The plot – a classic cliff-hanger reminiscent of the Saturday adventure serials our grandparents watched for a dime when they were kids – plays well in the Islands. Will Honolulu finally build a rail transit system and join the ranks of modern cities that offer citizens traffic-free travel through the urban landscape, or will a familiar cast of characters foil those aspirations by kicking up yet another cloud of dust to obscure the facts?
We’ll recognize a few favorites for the local Honolulu Anti-Rail Awards:
Best Actor in a Supporting Role: Cliff Slater
Mr. Slater gives another superb performance as the anti-rail celebrity of the era, not just one year or decade. He first came to prominence in the late 1980s and the early years of the Fasi Administration’s proposed rail project. That effort failed in its last act in large measure due to Mr. Slater’s frequent appearances on stage and in the media to sway public relations against the project.
His performance in that role prompted some critics to observe that Mr. Slater had become type-cast as “ABC Cliff” for always promoting his personal travel preference: Always By Car. The Honolulu Advertiser even gave Mr. Slater a recurring column called Second Opinion that played on the editorial page for the following decade. He used the space to attack, not support, virtually every new mass transit proposal advanced by City Hall to address Oahu’s growing congestion problem.
A Google search of “Slater BRT farce” today readily returns one of Mr. Slater’s columns attacking the bus rapid transit concept. The actor deserves special recognition in 2012 for his adept and nuanced performance that now includes the illusion of sincere support for BRT – simply because it's an alleged “better option” than the planned Honolulu rail project. Once again, critics scoff.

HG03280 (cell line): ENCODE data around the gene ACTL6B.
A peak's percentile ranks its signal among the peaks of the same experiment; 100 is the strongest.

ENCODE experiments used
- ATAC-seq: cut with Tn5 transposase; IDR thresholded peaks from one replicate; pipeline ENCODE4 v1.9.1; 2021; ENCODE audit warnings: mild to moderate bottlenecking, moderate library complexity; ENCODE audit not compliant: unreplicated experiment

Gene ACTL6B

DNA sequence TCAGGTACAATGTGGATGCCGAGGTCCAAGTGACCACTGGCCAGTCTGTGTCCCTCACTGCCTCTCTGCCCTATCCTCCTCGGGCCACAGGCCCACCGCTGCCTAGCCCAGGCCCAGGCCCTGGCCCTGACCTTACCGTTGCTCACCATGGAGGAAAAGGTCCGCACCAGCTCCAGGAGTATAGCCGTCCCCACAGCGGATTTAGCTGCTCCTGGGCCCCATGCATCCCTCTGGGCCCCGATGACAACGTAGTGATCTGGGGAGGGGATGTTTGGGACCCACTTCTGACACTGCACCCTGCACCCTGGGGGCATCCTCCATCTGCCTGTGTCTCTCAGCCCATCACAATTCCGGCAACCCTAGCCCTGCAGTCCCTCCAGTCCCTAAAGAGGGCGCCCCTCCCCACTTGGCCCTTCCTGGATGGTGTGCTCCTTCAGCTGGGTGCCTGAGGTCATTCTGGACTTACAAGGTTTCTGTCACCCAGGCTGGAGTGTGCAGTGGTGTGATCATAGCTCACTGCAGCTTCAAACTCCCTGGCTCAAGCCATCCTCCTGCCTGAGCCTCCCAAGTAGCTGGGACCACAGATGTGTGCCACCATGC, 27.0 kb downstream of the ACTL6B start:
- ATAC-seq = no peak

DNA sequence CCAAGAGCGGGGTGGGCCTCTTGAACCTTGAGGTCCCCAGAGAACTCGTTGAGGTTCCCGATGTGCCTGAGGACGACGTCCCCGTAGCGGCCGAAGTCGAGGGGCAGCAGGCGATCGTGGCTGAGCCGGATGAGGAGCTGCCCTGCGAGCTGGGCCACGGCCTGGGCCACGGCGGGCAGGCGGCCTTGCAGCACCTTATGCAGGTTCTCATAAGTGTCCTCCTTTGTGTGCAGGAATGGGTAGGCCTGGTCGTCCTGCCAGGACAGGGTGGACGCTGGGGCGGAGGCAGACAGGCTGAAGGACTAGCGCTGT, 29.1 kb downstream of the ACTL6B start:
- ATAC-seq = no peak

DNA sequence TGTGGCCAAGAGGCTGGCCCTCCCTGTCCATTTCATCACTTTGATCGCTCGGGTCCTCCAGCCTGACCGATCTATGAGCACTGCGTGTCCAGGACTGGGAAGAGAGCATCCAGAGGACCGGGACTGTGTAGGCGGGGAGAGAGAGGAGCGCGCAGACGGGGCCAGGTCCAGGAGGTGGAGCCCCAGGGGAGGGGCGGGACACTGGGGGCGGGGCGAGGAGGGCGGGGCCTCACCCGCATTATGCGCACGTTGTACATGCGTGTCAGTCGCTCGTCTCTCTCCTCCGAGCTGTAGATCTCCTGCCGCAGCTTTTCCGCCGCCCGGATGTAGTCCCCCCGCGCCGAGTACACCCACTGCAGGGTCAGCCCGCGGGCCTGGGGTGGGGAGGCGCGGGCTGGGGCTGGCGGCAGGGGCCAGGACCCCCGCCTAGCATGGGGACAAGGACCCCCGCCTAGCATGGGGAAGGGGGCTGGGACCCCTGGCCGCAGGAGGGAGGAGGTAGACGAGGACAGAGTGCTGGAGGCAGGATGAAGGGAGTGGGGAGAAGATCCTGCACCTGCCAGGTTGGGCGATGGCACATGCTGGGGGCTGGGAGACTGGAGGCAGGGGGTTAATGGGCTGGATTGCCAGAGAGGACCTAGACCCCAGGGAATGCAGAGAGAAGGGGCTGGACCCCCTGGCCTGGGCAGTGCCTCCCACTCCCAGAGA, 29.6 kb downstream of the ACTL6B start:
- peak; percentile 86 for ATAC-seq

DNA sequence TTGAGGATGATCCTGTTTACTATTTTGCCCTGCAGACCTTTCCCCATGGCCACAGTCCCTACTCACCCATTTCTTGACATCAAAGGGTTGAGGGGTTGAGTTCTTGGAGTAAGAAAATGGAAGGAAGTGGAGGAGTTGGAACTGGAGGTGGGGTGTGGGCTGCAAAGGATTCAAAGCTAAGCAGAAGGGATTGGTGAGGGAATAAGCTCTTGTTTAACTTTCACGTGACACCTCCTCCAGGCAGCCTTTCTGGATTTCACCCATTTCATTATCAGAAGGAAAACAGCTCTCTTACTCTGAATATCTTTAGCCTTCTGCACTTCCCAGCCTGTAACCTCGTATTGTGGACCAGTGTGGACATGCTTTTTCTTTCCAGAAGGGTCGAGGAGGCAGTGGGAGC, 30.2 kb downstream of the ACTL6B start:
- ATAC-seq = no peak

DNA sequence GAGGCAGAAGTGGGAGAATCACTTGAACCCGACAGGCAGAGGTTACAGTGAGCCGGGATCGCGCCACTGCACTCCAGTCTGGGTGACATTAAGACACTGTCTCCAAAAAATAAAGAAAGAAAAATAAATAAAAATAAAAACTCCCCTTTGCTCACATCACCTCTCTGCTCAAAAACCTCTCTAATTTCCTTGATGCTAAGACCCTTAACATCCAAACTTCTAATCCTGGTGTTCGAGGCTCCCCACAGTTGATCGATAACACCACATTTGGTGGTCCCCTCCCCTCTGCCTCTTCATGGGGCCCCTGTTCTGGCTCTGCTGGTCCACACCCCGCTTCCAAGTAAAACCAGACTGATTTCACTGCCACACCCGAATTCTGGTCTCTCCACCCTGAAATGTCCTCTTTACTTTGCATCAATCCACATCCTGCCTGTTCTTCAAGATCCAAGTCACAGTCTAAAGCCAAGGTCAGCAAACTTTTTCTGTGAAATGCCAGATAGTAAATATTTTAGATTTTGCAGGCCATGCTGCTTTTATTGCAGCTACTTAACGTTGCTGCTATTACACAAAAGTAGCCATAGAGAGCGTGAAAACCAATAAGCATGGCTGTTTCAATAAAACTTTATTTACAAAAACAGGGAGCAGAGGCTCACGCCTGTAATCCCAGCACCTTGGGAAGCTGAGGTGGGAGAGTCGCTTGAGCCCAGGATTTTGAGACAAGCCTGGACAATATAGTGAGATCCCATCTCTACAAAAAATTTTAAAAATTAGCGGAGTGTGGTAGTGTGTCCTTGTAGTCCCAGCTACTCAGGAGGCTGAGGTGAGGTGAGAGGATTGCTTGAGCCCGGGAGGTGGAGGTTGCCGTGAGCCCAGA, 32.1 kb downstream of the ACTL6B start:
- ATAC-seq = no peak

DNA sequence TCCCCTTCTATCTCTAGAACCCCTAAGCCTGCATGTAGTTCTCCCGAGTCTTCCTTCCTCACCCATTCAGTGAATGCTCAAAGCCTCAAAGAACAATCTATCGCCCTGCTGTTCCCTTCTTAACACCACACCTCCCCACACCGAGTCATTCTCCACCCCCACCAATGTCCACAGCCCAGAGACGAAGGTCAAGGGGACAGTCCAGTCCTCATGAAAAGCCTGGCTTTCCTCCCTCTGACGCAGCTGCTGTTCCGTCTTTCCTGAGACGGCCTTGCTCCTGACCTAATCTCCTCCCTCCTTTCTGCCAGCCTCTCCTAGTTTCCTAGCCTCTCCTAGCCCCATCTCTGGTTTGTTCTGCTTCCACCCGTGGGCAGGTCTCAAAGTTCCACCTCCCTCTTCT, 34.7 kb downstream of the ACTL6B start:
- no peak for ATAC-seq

Best Original Screenplay: Cliff Slater
The perennial anti-rail actor showed his versatility by being the principal author of the “How the City Misled the Public,” the 1500-word anti-rail newspaper commentary that launched the Gang of Four’s PR blitz in August.
The other three members of the so-called gang may have signed off on the piece, but Mr. Slater’s style was unmistakable throughout the screed. One Slater flourish in particular – the assertion that rail will be a failure if congestion continues to grow on Oahu’s highways along with the population – was evident not only in this commentary but throughout his never-ending campaign against congestion-avoiding rail.
Best Original Song: Cliff Slater
Mr. Slater not only writes his anti-rail songs but he performs them, too, as he did in October when he and his fellow Gang members appeared on the Royal Hawaiian Hotel’s stage before the Rotary Club of Honolulu.
While a recording of the event isn’t readily available, his rendition was virtually the same as his performance before Civil Beat in July 2010, when he explained how he performs before audiences, an act that we’ve reduced to a haiku:
Mr. Cayetano, an original member of the Gang of Four cast of players who’ve sued in federal court to kill rail, clearly is following Mr. Slater’s script on how to combat the majority's will to build Honolulu rail. The former governor might have won the award in his own name but for the fact that, despite announcing his candidacy more than five weeks ago, he has kept his transportation plan under wraps and has adamantly refused to discuss its details.
Local media critics have been so spellbound by Mr. Cayetano’s comeback effort that they’ve yet to question him forcefully about his transportation ideas – with one exception: A Civil Beat reporter has done just that and was rewarded by being banned by Mr. Cayetano from covering his campaign.
And Finally – Best Overall Performance
The winner is the Honolulu rail project itself and its unsung cast of characters. Despite the publicity-hogging but substance-scarce anti-rail performances of the aforementioned actors, the project has progressed steadily through the years and in recent months received approval to enter into its Final Design phase and actually begin heavy construction thanks to the the Federal Transit Administration’s issuance of a Letter of No Prejudice.
Yesterday’s announcement by the Honolulu Authority for Rapid Transportation that it has selected a finalist for the position of executive director is more affirmation that the rail project will become a reality despite the thespian flourishes of rail’s critics.
The local Academy wishes to thank all the participants in this ongoing drama for their collective efforts for and against rail – performances that Yes2Rail is only too happy to report.